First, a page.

The Pain of Writing

I want to talk today both in the first person and about the pain of writing. As in: the literal pain. I don’t feel like I ever hear anyone discuss it, let alone make mention of it off-handedly. Even if only as a passing “joke.” And though I know Ernest Hemingway once said, “There is nothing to writing. All you do is sit down at a typewriter and bleed,” it hasn’t gotten easier on a physical level over time. Granted, I’ve always been well-prepared to bleed in the emotional sense he was referring to… although sometimes I wonder at how much I’ve overshared on the internet for free when being vulnerable only feels worth the risk if a multimillion-dollar book deal is at play (as Britney Spears knows). But again, that’s probably just the innate brainwashing of the free-market setup we’ve been conditioned to understand “worth” in. 

Maybe I don’t hear about the physical demands of writing very often because many of the writers I orbit are not fiction-oriented (no offense to the poets, who, if we’re being candid, have a slightly more manageable situation in terms of the need for endurance). And, to boot, most of them don’t have the luxury to spend the majority of their day doing it, what with money to be made and capitalism to be bowed to. Plus, fucking forget about devoting a concentrated block of time to writing if you have kids… unless, of course, you’re a man and the burden of child care still isn’t generally placed squarely on your shoulders. As for myself (childless and proud), I would say that I spend, at the minimum, four hours a day doing some variety of writing (though many people do not count what is still derisively referred to as “blogging”). That can rack up some chronic trauma, much as I would prefer not to think about it. Or how I must look like the Hunchback of Notre-Dame as I sit perched over my laptop in deep contemplation.

As anyone who has been forced into going to school, taking an international flight or doing office work knows, the discomfiture of sitting for long periods of time is part of the issue. The toll on one’s lower back, the difficulty of sitting still without fidgeting in order to find “the perfect position”—which does not exist. It’s also hard to know what’s worse: having to sit as an office worker (where “at least” you get paid, because, once more, everything is about money) or as an “aspiring” writer (being that you cannot simply say you are a writer in this society without being compensated for it). Though with the latter, you’ll have something tangible and meaningful to show for your toil rather than the busy work on Excel sheets signifying nothing.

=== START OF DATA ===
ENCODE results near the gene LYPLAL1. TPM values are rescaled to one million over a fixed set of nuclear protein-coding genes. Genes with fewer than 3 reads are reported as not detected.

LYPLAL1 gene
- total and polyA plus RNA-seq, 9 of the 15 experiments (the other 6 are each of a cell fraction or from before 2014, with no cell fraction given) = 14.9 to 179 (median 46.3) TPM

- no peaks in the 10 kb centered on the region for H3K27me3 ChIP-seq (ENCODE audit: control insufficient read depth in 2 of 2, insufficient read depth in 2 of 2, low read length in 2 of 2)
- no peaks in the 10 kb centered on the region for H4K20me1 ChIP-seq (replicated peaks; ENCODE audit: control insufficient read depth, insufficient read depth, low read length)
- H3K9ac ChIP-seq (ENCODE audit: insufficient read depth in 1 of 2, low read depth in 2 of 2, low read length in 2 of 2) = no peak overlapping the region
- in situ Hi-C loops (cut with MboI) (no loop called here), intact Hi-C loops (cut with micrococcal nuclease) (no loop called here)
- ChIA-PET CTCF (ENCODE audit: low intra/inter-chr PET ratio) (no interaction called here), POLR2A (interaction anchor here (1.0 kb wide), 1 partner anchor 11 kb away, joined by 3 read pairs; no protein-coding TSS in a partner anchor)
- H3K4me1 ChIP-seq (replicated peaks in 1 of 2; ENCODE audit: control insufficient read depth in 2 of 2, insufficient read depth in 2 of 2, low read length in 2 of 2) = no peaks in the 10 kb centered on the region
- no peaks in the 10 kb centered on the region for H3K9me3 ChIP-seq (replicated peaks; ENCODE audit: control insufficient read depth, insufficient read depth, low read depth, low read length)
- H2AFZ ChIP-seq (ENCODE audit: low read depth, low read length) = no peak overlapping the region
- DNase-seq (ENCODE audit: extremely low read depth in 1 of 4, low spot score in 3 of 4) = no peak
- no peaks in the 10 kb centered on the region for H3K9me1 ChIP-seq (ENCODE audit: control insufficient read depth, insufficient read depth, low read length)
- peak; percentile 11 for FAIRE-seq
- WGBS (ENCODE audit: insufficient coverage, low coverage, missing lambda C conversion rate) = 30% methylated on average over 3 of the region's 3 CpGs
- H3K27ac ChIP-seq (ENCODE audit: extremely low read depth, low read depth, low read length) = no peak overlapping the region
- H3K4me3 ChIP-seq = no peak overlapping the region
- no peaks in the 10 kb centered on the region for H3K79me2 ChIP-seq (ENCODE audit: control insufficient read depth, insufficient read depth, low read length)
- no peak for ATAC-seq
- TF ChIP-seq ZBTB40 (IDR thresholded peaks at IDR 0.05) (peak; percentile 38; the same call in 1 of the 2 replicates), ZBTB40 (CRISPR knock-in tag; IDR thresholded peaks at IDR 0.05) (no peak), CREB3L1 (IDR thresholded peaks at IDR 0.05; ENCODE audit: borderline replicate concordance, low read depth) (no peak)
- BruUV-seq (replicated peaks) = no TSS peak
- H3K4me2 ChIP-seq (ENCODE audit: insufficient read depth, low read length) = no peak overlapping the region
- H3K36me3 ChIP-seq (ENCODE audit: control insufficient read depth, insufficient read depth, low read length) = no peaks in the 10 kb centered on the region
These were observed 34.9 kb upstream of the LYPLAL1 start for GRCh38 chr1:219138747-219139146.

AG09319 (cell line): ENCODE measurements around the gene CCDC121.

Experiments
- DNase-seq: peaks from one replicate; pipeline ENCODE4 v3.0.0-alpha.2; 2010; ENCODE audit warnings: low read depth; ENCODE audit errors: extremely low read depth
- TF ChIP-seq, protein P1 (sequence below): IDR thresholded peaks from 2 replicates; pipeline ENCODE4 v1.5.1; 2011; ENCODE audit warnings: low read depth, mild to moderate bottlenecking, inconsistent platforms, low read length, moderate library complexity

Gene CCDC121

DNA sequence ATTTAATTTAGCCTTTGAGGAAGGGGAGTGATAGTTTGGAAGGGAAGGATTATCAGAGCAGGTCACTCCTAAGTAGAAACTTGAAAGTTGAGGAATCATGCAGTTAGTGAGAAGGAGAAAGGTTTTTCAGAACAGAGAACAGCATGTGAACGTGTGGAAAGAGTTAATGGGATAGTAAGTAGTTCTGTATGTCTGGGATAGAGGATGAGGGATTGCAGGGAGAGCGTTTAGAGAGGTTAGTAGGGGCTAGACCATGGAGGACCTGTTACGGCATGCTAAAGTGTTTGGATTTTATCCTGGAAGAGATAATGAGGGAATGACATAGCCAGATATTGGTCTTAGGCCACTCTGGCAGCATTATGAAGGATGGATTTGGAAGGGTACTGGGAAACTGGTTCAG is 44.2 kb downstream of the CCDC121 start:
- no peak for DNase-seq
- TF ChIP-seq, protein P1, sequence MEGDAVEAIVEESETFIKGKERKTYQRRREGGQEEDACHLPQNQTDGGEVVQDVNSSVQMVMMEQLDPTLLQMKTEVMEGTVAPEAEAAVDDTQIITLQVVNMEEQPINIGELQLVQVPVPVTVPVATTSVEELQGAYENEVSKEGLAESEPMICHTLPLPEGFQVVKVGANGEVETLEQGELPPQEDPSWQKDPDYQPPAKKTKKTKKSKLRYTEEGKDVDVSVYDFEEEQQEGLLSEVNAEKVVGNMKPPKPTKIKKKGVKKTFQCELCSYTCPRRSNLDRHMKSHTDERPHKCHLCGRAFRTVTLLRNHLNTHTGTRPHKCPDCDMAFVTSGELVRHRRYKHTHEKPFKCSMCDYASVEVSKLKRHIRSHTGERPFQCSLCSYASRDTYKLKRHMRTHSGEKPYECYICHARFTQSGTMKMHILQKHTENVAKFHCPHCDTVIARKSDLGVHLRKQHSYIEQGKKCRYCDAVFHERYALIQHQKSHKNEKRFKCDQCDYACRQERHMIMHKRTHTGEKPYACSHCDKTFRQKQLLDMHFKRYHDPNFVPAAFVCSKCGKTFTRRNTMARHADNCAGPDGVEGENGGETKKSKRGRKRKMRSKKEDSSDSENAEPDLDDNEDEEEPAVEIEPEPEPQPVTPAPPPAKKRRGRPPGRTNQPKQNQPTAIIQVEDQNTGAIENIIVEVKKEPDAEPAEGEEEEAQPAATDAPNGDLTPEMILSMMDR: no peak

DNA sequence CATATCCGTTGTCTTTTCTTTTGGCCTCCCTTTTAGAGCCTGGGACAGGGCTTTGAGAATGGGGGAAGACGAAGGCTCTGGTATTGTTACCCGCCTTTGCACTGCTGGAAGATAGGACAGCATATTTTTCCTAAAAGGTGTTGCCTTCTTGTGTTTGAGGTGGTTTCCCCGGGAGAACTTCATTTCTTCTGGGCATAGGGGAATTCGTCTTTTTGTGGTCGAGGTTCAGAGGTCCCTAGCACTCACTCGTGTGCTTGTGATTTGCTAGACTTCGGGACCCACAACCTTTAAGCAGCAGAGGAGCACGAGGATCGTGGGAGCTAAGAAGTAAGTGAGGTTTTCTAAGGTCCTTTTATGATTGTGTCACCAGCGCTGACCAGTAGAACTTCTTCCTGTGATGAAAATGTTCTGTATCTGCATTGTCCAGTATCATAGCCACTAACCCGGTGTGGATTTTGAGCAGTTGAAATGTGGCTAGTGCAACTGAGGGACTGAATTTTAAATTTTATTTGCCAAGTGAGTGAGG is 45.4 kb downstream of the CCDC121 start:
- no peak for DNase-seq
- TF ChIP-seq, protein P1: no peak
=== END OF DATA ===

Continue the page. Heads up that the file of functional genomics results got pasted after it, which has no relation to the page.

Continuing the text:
In addition to the back problems that come with a determined, indefatigable lust for writing, there are also the wrist problems (repetitive wrist motion leading to carpal tunnel and such). And eventually, the arthritic bones in your hands. I reckon it wasn’t much better when people were left no option but a quill pen and paper or a typewriter. Recently, and despite his racist, eugenics-happy past, I visited the Jack London museum in Glen Ellen. Among many of his personal possessions on display was a typewriter, with a description card beneath it that mentioned, no matter what, he always wrote a thousand words a day. To be frank, that sounds like child’s play to me, but then I have to take into consideration the more time-consuming physical demands of using a typewriter or hand-writing the prose to come up with these one-thousand words. I imagine, in this sense, writing was even more challenging before the advent of personal computers (or, for those who can afford them, ergonomic chairs). And maybe that’s part of why so many writers had a drinking problem—alcohol is a great numbing agent for emotional and physical pain.

But in this current epoch, where sobriety has garnered some amount of steam in chicness, I wonder if another aspect of the pain experienced more “intensely” in the present comes from the long-standing boomer accusation that every generation after them is “soft.” Expectant of things to be “easy” or “comfortable,” when life was never truly designed to be like that, no matter how many “conveniences” are created to falsely convince us otherwise. Or maybe they were all in constant pain back then, too. Without the societal sanction to talk about it freely. But I want to talk about it. Because this is a part of writing that is also minimized and belittled. No one seems to acknowledge the bodily rigors of the art that are just as off-putting about the medium as the mental aspect of it (so again, one has to ask why there are so many writers in the world when, in every way, it is patently one of the most masochistic things a person can do). 

I just want to know I’m not alone in my physical pain for this goddamned “enterprise.” Does anyone else ache as much for the sake of writing as I do? Can we form a collective where we lie on our backs (because sitting is too much) and compare pains of the day? Sometimes, I bend my knee and place my foot under my ass cheek for sitting variety. Then I find that creates a new pain point as well. Sometimes I lie on my stomach. Sometimes I stand. I try as much as possible to, as Ariana would say, “switch the positions.” But the pain lingers. The body remembers. And the mind reels at what I’m doing to the body for the sake of self-expression in a climate where everyone wants to scream the loudest to have their voice heard.

One thought on “The Pain of Writing

  1. In ‘Complaint’ and ‘Dialogue’ Thomas Hoccleve makes similar statements about the mechanics, the posture and the labour of writing. That’s the first thought that came to my mind after reading your text.

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